"I don't accept that premise, that he defied a direct order. He did not take a flight physical because he was no longer going to fly," Bartlett said.

"It's not as if he was defying, as people try to say, a direct order. He was speaking to the very commanders who were in charge of the unit at the time about his personal situation and what he was doing and explaining why he wasn't going to take the flight exam. ... I think the commanders were obvious in saying, then keeping your flight status up was irrelevant."

Curl writes that Bartlett said he had showed the documents to Bush, "and he did not remember them.

"He remembers not taking the flight exam, obviously, but he said, 'It wasn't a big deal because I was going to Alabama where I wasn't going to be flying.'"

John Cook and Andrew Zajac writes in the Chicago Tribune: "CBS News on Monday stood by its story, but First Lady Laura Bush said she believes the documents are fakes."

Meanwhile, Phil Hirschkorn reports for CNN: "A business school professor who taught George W. Bush at Harvard University in the early 1970s says the future president told him that family friends had pulled strings to get him into the Texas Air National Guard."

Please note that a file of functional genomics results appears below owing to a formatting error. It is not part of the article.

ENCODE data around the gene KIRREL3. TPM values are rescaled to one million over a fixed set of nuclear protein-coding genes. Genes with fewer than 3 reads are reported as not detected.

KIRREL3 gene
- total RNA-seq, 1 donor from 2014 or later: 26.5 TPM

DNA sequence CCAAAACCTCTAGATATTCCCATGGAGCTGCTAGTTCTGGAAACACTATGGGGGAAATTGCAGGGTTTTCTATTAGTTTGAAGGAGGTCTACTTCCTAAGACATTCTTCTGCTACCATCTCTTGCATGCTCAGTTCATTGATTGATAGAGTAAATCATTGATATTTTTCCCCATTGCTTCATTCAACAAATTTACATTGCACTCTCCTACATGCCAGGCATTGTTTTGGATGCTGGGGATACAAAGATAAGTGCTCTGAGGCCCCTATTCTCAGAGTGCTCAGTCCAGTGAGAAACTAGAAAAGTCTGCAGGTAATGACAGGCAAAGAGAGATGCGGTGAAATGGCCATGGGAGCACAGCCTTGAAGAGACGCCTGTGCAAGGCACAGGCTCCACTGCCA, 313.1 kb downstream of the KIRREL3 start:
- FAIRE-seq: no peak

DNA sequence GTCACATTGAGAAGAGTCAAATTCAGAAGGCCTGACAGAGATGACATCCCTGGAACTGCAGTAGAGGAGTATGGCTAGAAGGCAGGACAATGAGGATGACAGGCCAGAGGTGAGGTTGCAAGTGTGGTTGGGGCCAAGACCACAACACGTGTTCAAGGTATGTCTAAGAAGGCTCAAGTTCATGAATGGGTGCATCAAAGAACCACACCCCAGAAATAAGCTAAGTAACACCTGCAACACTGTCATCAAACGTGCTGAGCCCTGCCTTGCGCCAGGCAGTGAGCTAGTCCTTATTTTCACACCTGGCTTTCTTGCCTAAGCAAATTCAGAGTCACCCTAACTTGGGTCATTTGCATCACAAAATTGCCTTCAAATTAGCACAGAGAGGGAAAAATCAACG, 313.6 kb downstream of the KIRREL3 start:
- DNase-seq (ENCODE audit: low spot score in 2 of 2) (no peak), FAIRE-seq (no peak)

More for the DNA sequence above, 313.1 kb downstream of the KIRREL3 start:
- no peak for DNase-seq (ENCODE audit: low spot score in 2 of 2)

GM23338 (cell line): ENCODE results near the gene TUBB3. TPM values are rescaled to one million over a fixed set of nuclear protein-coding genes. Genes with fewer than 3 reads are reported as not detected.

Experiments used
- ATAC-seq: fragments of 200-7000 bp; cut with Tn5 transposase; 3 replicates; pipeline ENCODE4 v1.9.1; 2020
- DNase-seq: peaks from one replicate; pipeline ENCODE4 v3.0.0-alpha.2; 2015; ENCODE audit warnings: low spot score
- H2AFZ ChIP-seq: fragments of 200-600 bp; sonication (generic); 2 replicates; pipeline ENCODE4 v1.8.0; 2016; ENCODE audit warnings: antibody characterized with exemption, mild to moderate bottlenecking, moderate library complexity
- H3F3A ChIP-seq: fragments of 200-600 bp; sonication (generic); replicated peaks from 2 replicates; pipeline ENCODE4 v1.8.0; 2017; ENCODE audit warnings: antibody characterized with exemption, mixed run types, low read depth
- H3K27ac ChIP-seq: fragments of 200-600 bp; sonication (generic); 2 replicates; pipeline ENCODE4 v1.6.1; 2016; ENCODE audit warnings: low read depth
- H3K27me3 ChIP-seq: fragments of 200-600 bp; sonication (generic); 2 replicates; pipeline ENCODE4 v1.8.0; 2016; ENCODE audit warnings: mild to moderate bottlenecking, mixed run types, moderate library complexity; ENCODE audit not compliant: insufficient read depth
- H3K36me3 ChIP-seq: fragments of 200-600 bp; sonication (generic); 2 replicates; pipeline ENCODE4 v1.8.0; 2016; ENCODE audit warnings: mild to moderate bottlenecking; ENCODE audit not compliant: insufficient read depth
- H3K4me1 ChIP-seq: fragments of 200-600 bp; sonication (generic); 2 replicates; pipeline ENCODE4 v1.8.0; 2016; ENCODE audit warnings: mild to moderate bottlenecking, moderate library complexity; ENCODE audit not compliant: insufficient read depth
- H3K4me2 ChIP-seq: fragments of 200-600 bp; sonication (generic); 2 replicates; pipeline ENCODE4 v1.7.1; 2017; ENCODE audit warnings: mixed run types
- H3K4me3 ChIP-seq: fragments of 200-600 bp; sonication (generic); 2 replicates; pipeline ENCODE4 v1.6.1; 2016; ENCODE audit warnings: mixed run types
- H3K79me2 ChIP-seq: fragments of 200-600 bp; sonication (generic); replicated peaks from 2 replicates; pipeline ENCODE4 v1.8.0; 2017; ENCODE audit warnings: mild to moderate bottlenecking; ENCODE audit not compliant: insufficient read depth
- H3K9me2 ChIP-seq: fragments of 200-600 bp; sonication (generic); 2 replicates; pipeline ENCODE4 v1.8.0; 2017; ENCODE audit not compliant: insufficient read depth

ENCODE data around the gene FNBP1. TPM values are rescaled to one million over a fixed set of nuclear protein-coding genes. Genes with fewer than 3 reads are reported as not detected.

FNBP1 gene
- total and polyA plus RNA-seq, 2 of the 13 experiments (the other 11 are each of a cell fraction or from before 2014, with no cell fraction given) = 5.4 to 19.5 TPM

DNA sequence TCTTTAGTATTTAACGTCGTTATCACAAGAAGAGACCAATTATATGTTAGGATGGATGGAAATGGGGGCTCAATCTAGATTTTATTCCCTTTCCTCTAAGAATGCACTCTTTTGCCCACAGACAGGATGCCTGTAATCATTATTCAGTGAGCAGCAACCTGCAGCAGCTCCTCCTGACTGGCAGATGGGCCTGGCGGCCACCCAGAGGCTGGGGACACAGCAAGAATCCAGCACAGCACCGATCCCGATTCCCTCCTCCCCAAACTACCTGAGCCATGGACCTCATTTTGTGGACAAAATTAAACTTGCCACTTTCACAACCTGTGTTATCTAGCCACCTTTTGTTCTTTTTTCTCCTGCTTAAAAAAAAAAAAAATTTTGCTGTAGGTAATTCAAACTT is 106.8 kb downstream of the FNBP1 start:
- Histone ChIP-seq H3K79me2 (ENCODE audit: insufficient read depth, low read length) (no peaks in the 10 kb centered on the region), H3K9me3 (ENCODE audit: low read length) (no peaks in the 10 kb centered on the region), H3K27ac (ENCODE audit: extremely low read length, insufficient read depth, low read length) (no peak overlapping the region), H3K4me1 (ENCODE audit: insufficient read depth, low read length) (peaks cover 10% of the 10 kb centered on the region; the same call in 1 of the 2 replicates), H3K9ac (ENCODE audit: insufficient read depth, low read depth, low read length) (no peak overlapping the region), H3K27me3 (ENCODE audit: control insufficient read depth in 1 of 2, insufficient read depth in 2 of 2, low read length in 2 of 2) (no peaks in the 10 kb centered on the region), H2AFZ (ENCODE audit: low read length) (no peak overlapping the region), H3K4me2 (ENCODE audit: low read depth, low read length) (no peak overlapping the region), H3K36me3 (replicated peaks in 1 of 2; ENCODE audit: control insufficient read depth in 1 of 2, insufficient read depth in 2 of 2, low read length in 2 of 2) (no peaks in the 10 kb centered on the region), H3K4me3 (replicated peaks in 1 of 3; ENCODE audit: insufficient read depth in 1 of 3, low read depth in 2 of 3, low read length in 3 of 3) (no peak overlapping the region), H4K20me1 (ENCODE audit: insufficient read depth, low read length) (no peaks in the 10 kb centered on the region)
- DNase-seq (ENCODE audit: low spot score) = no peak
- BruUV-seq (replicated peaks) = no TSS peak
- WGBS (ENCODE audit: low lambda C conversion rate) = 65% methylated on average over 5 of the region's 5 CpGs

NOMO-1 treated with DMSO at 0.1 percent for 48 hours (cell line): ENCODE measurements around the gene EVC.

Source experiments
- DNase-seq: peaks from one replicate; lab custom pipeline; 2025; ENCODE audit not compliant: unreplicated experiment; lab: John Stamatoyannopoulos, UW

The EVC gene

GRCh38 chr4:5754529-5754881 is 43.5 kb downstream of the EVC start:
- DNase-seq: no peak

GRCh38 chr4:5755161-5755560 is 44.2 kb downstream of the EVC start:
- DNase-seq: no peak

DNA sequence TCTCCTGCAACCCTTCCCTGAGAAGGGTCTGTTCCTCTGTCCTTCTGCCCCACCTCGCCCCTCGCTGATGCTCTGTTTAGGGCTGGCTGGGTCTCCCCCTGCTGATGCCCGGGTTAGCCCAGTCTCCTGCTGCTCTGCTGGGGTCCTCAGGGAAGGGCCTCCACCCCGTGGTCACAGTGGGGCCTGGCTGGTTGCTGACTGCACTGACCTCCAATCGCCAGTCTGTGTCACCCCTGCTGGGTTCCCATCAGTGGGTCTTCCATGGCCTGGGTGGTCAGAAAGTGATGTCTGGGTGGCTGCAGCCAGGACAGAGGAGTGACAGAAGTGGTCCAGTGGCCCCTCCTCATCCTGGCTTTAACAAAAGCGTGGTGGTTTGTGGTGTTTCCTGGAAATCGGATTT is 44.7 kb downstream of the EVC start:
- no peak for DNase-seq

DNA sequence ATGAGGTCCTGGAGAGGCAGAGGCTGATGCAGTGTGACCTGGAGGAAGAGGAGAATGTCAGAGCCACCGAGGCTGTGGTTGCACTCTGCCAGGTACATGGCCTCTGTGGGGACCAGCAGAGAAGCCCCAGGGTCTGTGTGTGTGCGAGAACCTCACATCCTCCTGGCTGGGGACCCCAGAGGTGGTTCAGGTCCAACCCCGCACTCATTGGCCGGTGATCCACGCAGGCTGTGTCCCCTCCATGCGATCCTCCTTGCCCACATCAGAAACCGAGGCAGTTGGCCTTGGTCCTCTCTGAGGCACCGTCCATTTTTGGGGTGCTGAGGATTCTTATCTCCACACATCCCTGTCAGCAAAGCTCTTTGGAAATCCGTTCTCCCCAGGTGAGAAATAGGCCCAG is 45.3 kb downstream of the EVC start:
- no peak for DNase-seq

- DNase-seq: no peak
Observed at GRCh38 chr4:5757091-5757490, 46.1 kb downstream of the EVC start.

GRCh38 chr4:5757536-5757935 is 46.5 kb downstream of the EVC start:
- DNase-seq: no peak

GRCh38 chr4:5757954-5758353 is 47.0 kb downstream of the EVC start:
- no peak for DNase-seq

Dana Milbank writes in his White House Notebook column in The Washington Post: "The White House is no longer saying the 'entire file' has been released. In fact, the search for Bush's Guard documents continues -- and is being directed by a three-star general, according to a person with knowledge of the situation."

Yesterday, Milbank asked Bartlett if he knew of any more Bush Guard records.

Bartlett replied: "Based on our experience, we have continued to ask the Department of Defense and the National Guard Bureau for any and all official documents. They are working hard to ensure that we have recovered them all."

(In his other notebook items, Milbank also explains how "only those with big bladders need apply for the White House beat.")

Big-Government Republican?

Mike Allen writes in a Washington Post news analysis: "The expansive agenda President Bush laid out at the Republican National Convention was missing a price tag, but administration figures show the total is likely to be well in excess of $3 trillion over a decade.

"A staple of Bush's stump speech is his claim that his Democratic challenger, John F. Kerry, has proposed $2 trillion in long-term spending, a figure the Massachusetts senator's campaign calls exaggerated. But the cost of the new tax breaks and spending outlined by Bush at the GOP convention far eclipses that of the Kerry plan."

Allen notes a certain disingenuousness from the president on the issue. "Discussing his agenda during an 'Ask the President' campaign forum in Portsmouth, Ohio, Bush said Friday that he has 'explained how we're going to pay for it, and my opponent can't explain it because he doesn't want to tell you he's going to have to tax you.'"